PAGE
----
The Failures of Long Distance Social Engineering

One particularly attractive fantasy dies hard: Let's send over some of our government officials or volunteers, loaded with good intentions and some money, to turn an illiterate, corrupt regime into an American suburb. Quickly (if only to "drain the swamp in which terrorists thrive"). Cheaply (there is not much tolerance for foreign aid among our voters). And on the run (no need to learn the local language and culture; we are soon on the way to develop the next nation).

When reality finally set in, we found rather sobering accounts. One such account is the Unexpected Encounters in the Changing Middle East by Neil MacFarquhar. The book chronicles one reconstruction debacle after another. Here is a teaser, for the rest, see the book: In Lebanon in the late 1990s, the United States tried to help the Lebanese combat hashish cultivation by promoting dairy farming with 3,000 fancy American dairy cows. The farmers knew nothing about the care of this kind of cows, could not afford the imported feed they needed, and blamed the United States when the cows could not produce enough milk to make them economically viable. Iran learned about the American debacle and granted the farmers $50 million aid, complete with cows that were cheaper and easier for the farmers to maintain.

Now turn to the latest report on USAID's efforts in Afghanistan by Rajiv Chandrasekaran in The Washington Post. His short article exposes one calamity after another. Teaser: the United States invested $40 million in Afghanistan to launch a strawberry plantation on soil too salty to grow crops; built a highway from Kabul to Kandahar using asphalt too thin to withstand melting snow; and laid a sixth of a mile of Bolivian cobblestone road that hurt the hooves of Afghan camels. Read the rest and cry -- or better yet, wake up.

Even in countries with far more stability and infrastructure than Iraq and Afghanistan, development aid has often fallen painfully short of its goals. More than half of World Bank investment recipients from the mid-1990s to the early 2000s had the same or worsening rates of per capita income as before they received aid. Corruption and mismanagement of funds run rampant on both sides of reconstruction efforts. By attempting multiple projects simultaneously, each far too ambitious in its own right, on ever-tightening aid budgets, the West often causes more problems than it solves.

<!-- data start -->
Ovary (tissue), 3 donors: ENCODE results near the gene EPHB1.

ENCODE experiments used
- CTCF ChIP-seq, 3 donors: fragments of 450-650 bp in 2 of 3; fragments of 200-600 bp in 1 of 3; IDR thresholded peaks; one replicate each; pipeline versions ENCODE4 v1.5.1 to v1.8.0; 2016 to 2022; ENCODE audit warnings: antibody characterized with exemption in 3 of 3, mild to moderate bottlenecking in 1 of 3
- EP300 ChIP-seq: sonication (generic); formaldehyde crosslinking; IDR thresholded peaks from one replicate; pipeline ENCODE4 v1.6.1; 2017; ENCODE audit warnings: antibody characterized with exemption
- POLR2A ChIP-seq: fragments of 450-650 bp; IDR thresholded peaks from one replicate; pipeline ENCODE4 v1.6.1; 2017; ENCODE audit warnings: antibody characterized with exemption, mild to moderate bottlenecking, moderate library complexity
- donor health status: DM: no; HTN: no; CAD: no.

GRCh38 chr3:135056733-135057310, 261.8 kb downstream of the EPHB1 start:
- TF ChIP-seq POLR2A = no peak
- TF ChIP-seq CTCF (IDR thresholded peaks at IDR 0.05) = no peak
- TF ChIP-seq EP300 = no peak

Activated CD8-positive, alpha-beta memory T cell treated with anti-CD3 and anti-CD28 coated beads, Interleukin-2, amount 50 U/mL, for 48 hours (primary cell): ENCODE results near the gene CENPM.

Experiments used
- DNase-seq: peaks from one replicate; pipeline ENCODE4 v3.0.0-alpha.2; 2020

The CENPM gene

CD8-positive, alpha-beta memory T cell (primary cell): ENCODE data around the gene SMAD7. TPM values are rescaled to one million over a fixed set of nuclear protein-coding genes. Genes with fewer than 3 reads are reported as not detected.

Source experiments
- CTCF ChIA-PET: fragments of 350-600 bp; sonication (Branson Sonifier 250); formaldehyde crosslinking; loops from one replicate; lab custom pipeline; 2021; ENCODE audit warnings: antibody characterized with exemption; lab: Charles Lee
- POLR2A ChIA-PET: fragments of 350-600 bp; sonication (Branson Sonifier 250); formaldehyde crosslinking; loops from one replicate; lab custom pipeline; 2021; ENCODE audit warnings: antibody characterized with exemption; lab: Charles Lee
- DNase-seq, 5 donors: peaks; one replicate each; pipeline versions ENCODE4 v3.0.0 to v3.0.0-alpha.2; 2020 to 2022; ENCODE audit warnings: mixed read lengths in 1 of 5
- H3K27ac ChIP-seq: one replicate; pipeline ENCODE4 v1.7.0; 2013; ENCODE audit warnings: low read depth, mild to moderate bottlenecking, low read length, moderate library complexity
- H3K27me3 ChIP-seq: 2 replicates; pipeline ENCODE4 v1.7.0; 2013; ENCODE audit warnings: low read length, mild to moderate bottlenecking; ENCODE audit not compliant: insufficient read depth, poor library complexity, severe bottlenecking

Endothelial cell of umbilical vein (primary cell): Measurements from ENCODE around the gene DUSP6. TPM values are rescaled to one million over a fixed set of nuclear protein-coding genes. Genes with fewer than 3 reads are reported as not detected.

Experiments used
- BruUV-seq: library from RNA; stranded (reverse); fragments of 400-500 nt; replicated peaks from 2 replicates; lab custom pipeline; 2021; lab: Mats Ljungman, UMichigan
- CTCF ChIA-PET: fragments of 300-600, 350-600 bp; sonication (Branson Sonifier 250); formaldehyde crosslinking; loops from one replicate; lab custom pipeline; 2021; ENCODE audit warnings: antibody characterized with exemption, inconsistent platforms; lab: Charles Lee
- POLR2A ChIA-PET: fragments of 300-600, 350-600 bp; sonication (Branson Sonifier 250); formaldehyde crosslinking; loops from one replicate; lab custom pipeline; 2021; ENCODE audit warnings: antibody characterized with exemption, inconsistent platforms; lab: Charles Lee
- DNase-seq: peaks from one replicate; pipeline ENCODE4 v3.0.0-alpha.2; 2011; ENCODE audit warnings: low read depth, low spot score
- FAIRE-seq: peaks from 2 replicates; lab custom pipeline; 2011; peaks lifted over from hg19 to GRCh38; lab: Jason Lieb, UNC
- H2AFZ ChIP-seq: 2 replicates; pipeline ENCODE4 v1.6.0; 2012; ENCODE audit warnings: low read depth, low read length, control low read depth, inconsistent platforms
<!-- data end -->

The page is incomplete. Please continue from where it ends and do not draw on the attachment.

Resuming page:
The lesson? Less is more. The United States, other nations and international institutions who are out to help develop far away places need to greatly scale back their promises and ambitions and instead focus their always limited resources on a few carefully selected projects chosen based on a deep understanding of the local culture and how it does business. At the top of the short list of such projects should be those that soon can be taken over by the local people and that have a multiplier effect, so that success on one front (say, in Iraq, ensuring that less oil is stolen and more is making it to the market, through legitimate channels) will help many others (increased revenue available for many other projects). Above all, we must take a deep breath. Development at best is slow and complicated, and advances by taking at least one step back for every two forward.

**I will respond to the comments of those persons who are willing to identify themselves, because I hold this essential for a civilized dialogue.

Amitai Etzioni is a professor of international affairs at The George Washington University and the author of Security First (Yale, 2007). He can be contacted at